Before we begin, it should be noted that unlike other instruments, tuning drums is a matter of personal preference. While there are general guidelines to tuning drums, every drummer will tune their drums differently depending on their touch, technique, equipment, experience, and the style of music they are playing. Here are our recommendations.
With the new heads installed, it’s time to begin tuning. Use the cross pattern we introduced in our previous lesson to gradually bring the up the tension on the top and bottom heads.
Use a drum key to turn each tension rod 90°, or a quarter turn. After turning all the tension rods, repeat the pattern several times until there is a moderate amount of tension on the head. Repeat this process on the bottom head.
After you’ve put a moderate amount of tension on each head, use the cross pattern as described above, but with much smaller adjustments to the tension rods to fine tune the drum. Make small adjustments until the drum is tuned to your preference.
I recommend tuning the bottom head significantly higher than the top head. This relationship will provide great snare wire response while limiting sympathetic vibrations.
After you’ve tuned up both heads, it’s time to reinstall the snare wires. Begin by setting the wires on the head. Insert the straps or cords to the butt plate and tighten them down.
Turn off the snare strainer and use the knob or lever to loosen it until it almost comes apart. Insert the straps or cords into the snare strainer then use your fingers to tighten them in place.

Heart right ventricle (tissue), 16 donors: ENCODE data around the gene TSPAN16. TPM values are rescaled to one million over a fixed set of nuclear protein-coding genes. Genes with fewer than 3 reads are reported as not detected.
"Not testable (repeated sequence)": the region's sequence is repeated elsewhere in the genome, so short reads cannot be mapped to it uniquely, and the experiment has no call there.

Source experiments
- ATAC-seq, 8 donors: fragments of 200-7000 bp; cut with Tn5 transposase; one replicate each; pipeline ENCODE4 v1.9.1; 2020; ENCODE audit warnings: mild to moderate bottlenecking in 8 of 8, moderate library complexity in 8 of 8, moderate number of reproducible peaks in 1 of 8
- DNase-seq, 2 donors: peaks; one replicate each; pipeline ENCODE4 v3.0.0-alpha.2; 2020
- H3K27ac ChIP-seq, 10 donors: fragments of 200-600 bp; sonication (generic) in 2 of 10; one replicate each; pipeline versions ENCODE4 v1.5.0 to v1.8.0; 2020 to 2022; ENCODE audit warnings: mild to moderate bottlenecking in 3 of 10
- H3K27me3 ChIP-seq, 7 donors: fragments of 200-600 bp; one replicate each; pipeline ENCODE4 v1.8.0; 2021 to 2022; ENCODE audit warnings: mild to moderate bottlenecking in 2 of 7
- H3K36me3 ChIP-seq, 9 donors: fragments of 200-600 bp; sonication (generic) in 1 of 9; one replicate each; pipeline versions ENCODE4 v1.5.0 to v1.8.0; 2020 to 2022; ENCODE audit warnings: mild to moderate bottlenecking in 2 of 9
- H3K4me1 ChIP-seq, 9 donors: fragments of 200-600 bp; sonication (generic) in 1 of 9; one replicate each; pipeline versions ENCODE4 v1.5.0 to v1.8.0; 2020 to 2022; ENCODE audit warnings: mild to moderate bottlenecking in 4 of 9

Turn on the strainer. With the straps held in by finger tension they will slip through the strainer as you turn it on. Notice the difference between the snare cord in the prior picture, and the picture below.
Finally, use your drum key to lock the wires into the strainer and adjust the snare strainer.
As we mentioned before, tuning a snare drum is a subjective process. The steps outlined above, and in previous posts, are recommendations based on our experience and preferences. You might have a totally different method, but that’s the beauty of tuning drums: there’s no absolute correct method. If it sounds good and works for you, it’s correct!
Please contact us with questions about tuning drums, recommendations on heads and snare wires, and with your own tuning methods. We look forward to hearing from you!
The WGI Percussion World Championships are this weekend and we have our top 5 reasons why you should go. But before we get to that, maybe you’ve never heard of WGI and are wondering what this is all about?
From their website: "WGI Sport of the Arts is the world’s premier organization producing indoor color guard, percussion, and wind ensemble competitions. As a non-profit youth organization, WGI serves as the leading governing body of the winter guard and indoor percussion activities. It is called the Sport of the Arts because it brings music to life through performance in a competitive format. Now entering its 38th year in 2015, the sport continues to evolve and grow. There were more than 36,000 participants at the regional level, and more than 12,000 participants at the Sport of the Arts World Championships this past April."